Fallout Online Offline?

By Alec Meer on April 16th, 2009 at 11:10 am.

Confused squinting at legal dispute time! We’ve known for a while that Fallout 1/2 publishers Interplay had clung onto rights for a Fallout MMO as part of their skin-saving deal to flog the Fallout 3 license to Bethesda, and a few months back the reborn publisher had coolly revealed they have one ‘Project V13‘ in the pipeline. Deal done, right? Apparently not. Bethesda may now dispute Interplay’s right to make Fallout Online…

(In a rare moment of objectivity, I’ll attempt to keep my own opinions in check here, as they’re likely entirely irrelevant in the face of the legal issues around this.) Motivating Bethesda’s possible about-face is a clause stating Interplay had to have secured $30m funding and commenced full-scale development of a Fallout MMO by April 4th this year, otherwise the rights would revert to the big B.

And here it gets muddy. Interplay have made a fair amount of noise about working on an MMO, hiring two of the original Fallout team (one of which has since walked out in favour of an RPG that some have speculated is a sequel to Wasteland, the original inspiration for the Fallout series) and bringing in Masthead, the Bulgarian studio currently working on Earthrise to provide legwork and funding. Plus, Interactive Game Group (headed up by a former Atari CEO) last year purchased 2,000,000 Interplay shares. Sounds like enough, right?

Well, Masthead only came onboard on April 2, which is perilously close to that April 4th deadline. So the question is whether Interplay really has fired up its engines yet, or if they’re still at the planning stages – in which case they haven’t met the conditions of the 2007 Bethesda agreement.

So far, Bethesda have only made noises about cancelling the agreement as a result, rather than going ahead with any legal action just yet. Interplay certainly seem to think it’s coming, however.

Who’s right? Well, if Interplay genuinely haven’t got anything solid to show yet then they’ve not met their half of the bargain. On the other hand, there clearly is something in motion, and for Bethesda to potentially axe someone else’s in-development project seems pretty harsh. Again though, opinions scarcely matter in the face of a binding contract. Just as well, really – it’s rather tricky to work out who’s the good guy in this particular fight.

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60 Comments »

  1. Garg says:

    If I was in Bethesda’s position I would be a little worried; ultimately they now have a lot invested in the Fallout brand, so I guess they should be concerned about how Interplay are going about developing this MMO. But if Interplay have finally got themselves into gear it is, as you say, a bit harsh for Bethesda to beat them with the legal stick.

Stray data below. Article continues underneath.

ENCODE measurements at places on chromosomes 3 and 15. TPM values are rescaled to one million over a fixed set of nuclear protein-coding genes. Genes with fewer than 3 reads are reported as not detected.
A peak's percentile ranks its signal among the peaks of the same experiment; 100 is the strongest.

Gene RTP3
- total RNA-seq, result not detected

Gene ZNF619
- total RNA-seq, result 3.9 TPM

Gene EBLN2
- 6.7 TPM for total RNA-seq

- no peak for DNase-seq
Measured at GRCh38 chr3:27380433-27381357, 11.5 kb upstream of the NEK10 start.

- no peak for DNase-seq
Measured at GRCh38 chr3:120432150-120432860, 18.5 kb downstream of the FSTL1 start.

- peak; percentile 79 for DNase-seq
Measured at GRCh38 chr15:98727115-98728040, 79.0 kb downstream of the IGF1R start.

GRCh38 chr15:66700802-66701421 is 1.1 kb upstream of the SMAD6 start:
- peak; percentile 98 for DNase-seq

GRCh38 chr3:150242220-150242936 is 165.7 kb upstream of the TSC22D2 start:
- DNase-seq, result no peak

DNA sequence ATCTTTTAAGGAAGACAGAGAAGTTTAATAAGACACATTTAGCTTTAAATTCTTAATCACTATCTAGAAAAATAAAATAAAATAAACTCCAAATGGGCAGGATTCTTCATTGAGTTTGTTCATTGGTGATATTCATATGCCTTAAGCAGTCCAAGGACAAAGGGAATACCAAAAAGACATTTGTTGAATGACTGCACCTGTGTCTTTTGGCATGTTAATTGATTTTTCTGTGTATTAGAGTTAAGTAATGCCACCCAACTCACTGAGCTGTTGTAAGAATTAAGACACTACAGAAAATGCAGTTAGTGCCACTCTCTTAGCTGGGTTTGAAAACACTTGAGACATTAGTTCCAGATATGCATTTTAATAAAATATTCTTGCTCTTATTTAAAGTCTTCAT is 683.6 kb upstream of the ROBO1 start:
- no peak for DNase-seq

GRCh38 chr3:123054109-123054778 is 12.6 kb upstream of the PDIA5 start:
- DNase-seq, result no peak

2. kuddles says:

    I’m just as skeptical as Bethesda, really. It seemed like every three months or so for the past five years Interplay would mention something about their “plans for the future”, which would make a bunch of forum-dwellers and game blogs go crazy, but as far as I can tell it’s always been just one guy in an office trying desperately to secure funding for anything. I would be shocked if even preliminary work past what is needed to make a pitch to investors has even been done.

  3. Heliocentric says:

    Interplay do not exist as a developmental entity. A while ago i stumbled across a now changed interplay site looking for patches. All the site wanted to was sell the ip to their titles. Listed staff was all legal and financial.

  4. Rei Onryou says:

    My money is on Interplay just going “oh crap, deadlines coming up, lets put something together quickly”. If that’s the case, then I’d expect a second rate Fallout MMO that’d tarnish the Fallout license.

    I’m not surprised Bethesda are acting like this. You’d have expected the majority of preliminary work to be sorted before now, not hiring a dev 2 days before deadline.

  5. sfury says:

    “it’s rather tricky to work out who’s the good guy in this particular fight.”

    I say they’re both EVIL.

  6. AbyssUK says:

    You know Bethesda instead of bitching could help them make the MMO perhaps give some funding or hire out talent.. would that not be cheaper than legally kicking Interplay while they are down and then making it themselves ?

  7. a rob amongst many says:

    Abyss, that would be difficult since there’s no talent at Bethesda! Haha!

  8. Chaz says:

    All sounds to me like Interplay is just desperately trying to quickly cobble something together just to hang onto the license. I’ll eat my socks if they actually do eventually release a Fallout MMO.

    Fallout 1&2 were released a long time ago and games have moved on a lot since then. So just because they managed to get two of the original Fallout team involved doesn’t mean much to me. Let’s face it, until Bethesda came along we would never have seen another Fallout game from Interplay. Personally I think the MMO license for Fallout would be much better off in the hands of a company with the drive and wherewithal like Bethesda, to make a decent go of it.

  9. Xercies says:

    I think the original contract is a little bit harsh, it seems like Bethesda like kicking someone that is down very hard. And they’ll probably keep kicking until they are dead. Thugs.

  10. KBKarma says:

    Interplay fuck up again? I am very surprised.

    No, I’m really not. Interplay keep screwing things up. If Bethseda are half the Fallout fans they say they are, they care a lot about Interplay’s developmental capabilities. Also, they’d get more money if THEY could make the MMO.

  11. phil says:

    Perhaps Bethesda is weighing the negative publicity attached to preventing the production of a fanboy pleasing sequel with uncontested ownership of the brand.

    That said, on the face of it Interplay are in a stronger legal position, it’ll take numerous human sacrifices, church defilements and horse molestations to raise a lawyer strong enough to prove they haven’t abided to the terms of the contract.

  12. Snappyterm says:

    Abyss, while I wouldn’t necessarily support legal action on Bethesda’s part (Not that my support matters one iota), why would they have any interest in assisting in the funding of Interplay’s game development? They’re a development studio themselves, and this is business. Charitable publishing? That’s not just bad business, it’s moronic.